[I]n the order of scientific discourse, the attribution of a work to an author was, during the Middle Ages, indispensable, because such an attribution was an index of the work's truthfulness. A proposition was held to derive its scientific value from its author. Since the seventeenth century this function has been steadily disappearing in scientific discourse; it no longer functions except to give a name to a theorem, an effect, an example, or a syndrome. In the order of literary discourse, by contrast, starting in the same period, the author's function has been steadily gaining strength. Now, we demand of all those narratives, poems, dramas, and comedies which circulated relatively anonymously throughout the Middle Ages (and we insist that they tell us) where they come from and who wrote them. We require the author to answer for the unity of the text that we attach to his name; we require him to reveal, or at least to display, the hidden sense pervading his work; we require him to link his writings to his personal life and his lived experiences, to the real story that witnessed their birth.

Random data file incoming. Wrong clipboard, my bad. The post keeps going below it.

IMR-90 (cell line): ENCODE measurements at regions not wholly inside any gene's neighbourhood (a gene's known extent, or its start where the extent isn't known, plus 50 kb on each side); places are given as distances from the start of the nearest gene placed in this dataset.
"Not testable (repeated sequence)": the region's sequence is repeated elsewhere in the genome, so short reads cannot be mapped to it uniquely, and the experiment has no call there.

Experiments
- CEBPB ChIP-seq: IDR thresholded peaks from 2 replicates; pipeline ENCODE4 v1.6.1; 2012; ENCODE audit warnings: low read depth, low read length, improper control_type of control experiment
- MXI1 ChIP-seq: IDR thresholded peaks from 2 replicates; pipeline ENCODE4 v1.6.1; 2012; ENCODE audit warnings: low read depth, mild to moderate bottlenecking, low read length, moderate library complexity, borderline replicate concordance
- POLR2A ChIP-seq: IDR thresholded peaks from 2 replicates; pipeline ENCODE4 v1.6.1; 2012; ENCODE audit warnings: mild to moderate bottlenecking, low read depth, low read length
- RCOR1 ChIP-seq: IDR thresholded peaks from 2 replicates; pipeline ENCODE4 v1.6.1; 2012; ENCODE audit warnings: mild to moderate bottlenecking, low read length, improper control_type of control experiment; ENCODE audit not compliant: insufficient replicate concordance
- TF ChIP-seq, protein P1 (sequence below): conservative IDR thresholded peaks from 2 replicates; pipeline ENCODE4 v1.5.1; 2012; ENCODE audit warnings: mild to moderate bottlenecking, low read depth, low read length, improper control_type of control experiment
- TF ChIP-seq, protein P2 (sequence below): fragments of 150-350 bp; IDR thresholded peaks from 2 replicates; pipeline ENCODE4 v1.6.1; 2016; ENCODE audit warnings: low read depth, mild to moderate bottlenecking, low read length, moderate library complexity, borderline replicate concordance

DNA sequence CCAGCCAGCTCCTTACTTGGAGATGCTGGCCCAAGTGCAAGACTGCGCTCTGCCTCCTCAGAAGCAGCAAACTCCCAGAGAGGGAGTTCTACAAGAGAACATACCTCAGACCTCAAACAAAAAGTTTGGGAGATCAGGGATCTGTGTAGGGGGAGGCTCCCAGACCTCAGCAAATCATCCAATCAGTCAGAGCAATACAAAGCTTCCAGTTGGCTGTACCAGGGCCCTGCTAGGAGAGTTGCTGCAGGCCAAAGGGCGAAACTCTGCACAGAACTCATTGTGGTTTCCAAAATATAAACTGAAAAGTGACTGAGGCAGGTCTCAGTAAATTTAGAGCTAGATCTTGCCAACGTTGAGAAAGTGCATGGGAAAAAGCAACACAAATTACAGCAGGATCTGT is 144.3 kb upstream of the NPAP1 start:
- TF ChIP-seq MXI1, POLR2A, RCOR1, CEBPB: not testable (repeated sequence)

-- Michel Foucault, L 'Ordre du discours ( 1971)
For a long time ordinary individuality--the everyday individuality of everybody--remained below the threshold of description. To be looked at, observed, talked about in detail, followed from day to day by an uninterrupted